On the 26th of September, the state news agency Xinhua, published an official account on the investigation on Bo XiLai, the ex-communist party leader of Chongqing (a Southern Chinese city with a population of more than 28 million). In the report, Bo is accused of “bribing”, “involvement” in the murderer of British Businessman Neil HeyWood and “sexual relationships with many woman”. In China, such a public allegation from the voice of the government, ensures Bo’s falling of grace.
A murder came to light
In November, 2011, Neil Heywood, an English businessman working in China, was found dead in his hotel room in Chongqing. Official reports decided the cause of death to be alcohol-induced heart-attack. His body was quickly and quietly cremated. Most Chinese people carried on their lives without knowledge of his existence or demise.
The Dead never talk, but the living person does. Three months after the mysterious death of Heywood, Wang lijun, the Police Chief of Chongqing, made a run to the US consulate in Chengdu, a nearby city, seeking for asylum on a gloomy day. There he revealed a seismic secret: it was Gu Kailua, the second wife of the then political superstar Bo Xilai, who had murdered Mr. Heywood. He was escorted out of the US embassy the next day, and had been under ”medical care” until his trial seven months later.
Two weeks after Wang fled to the US consulate, Bo was dismissed from his position as the party chief in Chongqing, for his involvement in the murder. Six months later, the Gu Kailai was quietly sentenced to a suspended death sentence; the trial lasted a few hours and foreign media were not allowed in the courtroom.
After another two months, Wang was tried secretly in Chengdu. The trial lasted for two days and he was sentenced to 15 years, on the ground of defection, accepting bribes of at least half a million dollars, abuse of power and covering up the murder of the Neil Heywood.
The “Chongqing model”
Despite the effort by the Chinese government in covering and burying the case, what remained unsaid stirred by wild rumours on what has happened to Bo, the high-flyer for the top office.
The 63-year-old man is the son of a late military and party leader. With the help of his father, he went up the party ranks fairly quickly: in the year of 2007, also the year when his father died, his was promoted as the party secretary of Chongqing.There he carried out a series radical reforms including a populist campaign for promotion, the anti-corruption movement and an ambitious effort to narrow down the income gap.
However, he also started a controversial “red song” campaign (popular songs about Mao, mainly praising Mao and his government). He was the hero behind the famous “Chongqing Model”, a way of governing that once made many question the ruling in Beijing.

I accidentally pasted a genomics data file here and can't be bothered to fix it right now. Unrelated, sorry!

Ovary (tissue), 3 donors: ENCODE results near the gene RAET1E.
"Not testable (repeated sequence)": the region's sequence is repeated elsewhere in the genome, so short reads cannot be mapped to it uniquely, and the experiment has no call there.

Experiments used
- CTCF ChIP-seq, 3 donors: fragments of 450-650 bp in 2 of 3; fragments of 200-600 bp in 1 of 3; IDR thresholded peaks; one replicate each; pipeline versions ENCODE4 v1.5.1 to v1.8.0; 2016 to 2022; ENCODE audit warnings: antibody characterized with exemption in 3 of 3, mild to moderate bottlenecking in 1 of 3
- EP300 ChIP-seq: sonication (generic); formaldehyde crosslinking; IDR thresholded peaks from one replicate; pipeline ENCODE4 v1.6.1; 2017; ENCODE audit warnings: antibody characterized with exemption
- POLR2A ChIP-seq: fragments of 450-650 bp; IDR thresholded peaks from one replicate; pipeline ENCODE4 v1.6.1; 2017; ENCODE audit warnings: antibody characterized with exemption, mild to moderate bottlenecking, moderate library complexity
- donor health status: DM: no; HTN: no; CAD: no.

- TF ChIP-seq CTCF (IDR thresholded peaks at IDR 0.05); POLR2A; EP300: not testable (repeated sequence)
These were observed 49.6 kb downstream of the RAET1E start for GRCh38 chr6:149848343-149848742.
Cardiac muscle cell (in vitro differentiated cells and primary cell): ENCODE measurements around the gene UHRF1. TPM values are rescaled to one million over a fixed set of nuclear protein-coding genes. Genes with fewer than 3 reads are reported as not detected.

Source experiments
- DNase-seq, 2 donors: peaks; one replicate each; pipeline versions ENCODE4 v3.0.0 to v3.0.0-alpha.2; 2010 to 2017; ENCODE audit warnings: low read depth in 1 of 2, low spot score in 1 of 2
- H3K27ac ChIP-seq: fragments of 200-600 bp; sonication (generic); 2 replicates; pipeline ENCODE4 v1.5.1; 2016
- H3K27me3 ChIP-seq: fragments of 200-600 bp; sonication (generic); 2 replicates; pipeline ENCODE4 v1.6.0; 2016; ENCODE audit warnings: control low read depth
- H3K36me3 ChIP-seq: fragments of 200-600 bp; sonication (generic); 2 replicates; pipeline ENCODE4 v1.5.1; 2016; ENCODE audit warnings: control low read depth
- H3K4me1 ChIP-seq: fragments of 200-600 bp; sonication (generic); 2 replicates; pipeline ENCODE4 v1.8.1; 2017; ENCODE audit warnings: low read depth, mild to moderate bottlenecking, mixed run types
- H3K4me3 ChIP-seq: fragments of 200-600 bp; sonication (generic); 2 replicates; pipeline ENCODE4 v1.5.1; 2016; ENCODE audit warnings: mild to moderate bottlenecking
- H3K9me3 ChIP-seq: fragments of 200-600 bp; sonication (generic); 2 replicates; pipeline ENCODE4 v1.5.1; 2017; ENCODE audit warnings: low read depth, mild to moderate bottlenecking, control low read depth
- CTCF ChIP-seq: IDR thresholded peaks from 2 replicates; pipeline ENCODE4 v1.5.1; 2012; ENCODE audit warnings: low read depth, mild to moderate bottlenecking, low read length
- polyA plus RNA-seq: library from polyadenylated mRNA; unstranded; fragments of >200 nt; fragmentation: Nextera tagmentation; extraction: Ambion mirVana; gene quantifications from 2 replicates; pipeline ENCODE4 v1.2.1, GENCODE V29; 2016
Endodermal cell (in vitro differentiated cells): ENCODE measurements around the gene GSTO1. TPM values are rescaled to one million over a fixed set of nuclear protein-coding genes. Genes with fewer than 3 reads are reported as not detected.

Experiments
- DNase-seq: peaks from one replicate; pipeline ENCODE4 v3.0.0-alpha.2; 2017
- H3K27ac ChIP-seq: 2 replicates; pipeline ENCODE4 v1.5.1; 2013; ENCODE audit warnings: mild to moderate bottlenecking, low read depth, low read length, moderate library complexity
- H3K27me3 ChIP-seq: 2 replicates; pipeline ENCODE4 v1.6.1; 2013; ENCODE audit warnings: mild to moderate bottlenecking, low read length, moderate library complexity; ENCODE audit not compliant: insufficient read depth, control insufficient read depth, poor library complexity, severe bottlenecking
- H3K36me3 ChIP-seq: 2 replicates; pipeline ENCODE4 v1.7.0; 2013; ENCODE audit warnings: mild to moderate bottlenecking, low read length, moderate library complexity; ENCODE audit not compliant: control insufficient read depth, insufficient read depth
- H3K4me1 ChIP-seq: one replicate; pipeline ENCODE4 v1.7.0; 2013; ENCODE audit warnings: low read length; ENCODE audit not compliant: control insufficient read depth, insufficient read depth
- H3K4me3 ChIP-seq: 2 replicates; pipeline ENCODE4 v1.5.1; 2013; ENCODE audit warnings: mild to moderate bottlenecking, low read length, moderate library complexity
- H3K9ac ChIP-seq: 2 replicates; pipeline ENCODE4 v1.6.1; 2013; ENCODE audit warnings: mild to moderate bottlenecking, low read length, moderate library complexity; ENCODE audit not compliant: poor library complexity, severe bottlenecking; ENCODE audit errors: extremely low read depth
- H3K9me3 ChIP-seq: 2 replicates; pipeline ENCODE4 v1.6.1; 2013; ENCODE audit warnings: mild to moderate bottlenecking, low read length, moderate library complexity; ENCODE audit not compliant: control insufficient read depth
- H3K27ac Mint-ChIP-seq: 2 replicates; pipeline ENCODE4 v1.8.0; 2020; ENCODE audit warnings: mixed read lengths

On the other hand, Wang Lijun, a 52-year-old man, was a celebrity police chief and a loyal aid of Bo before he fled. He had been awarded by the State as a “national model worker”, he inspired an exaggerated TV drama about the police fight against the mafia, and most important of all, he was largely appreciated by Mr. Bo, his former boss, who appointed him in 2011 the vice-mayor of Chongqing city.
Under Bo’s instruction, Mr. Wang staged a crackdown on gangsters in Chongqing. Many Chongqing citizens liked him. They attributed to him the reduction of organised crime in the city. After Wang had been stripped of his post, many lawyers and party leaders, stood out and accused Wang of torturing suspects for their denial of guilt.
The state news agency accused Bo of taking bribes, involvement in murder and sexual relationships with women. A popular saying among the Chinese is that Bo had taken bribes worth 3 million dollars. Epoch Times, an anti-government website based in the US, said Bo had had sexual relationships with more than 100 different women. His wife, Gu, according to the article, was also having an affair with the murder victim, Heywood, a married man.
However, whether these accusations are real, or whether they are the reason that has led to Bo’s downfall is unknown. As the government faces a predictable reshuffle later this year, some speculate that Bo was discredited as a result of a power struggle among the party elites.
Today, Bo’s second son, Bo Guagua, posted a statement on Tumblr, a micro-blogging website, saying that he refused to believe the official accusation against his father. Bo Guagua, the only son of Bo Xilai and Gu Kailai, was the first mainland Chinese who attended the Harrow School. He was also at Oxford and Harvard University, a manager of the Guagua internet company, and a 24-year old who was spotted driving Ferrari and Porsche cars.
- Bo Xilai to go on trial over alleged link with Neil Heywood murder (guardian.co.uk)
- Bo Xilai Is Expelled From Communist Party, Referred to Judiciary (bloomberg.com)
- Bo Guagua speaks up for disgraced father Bo Xilai (guardian.co.uk)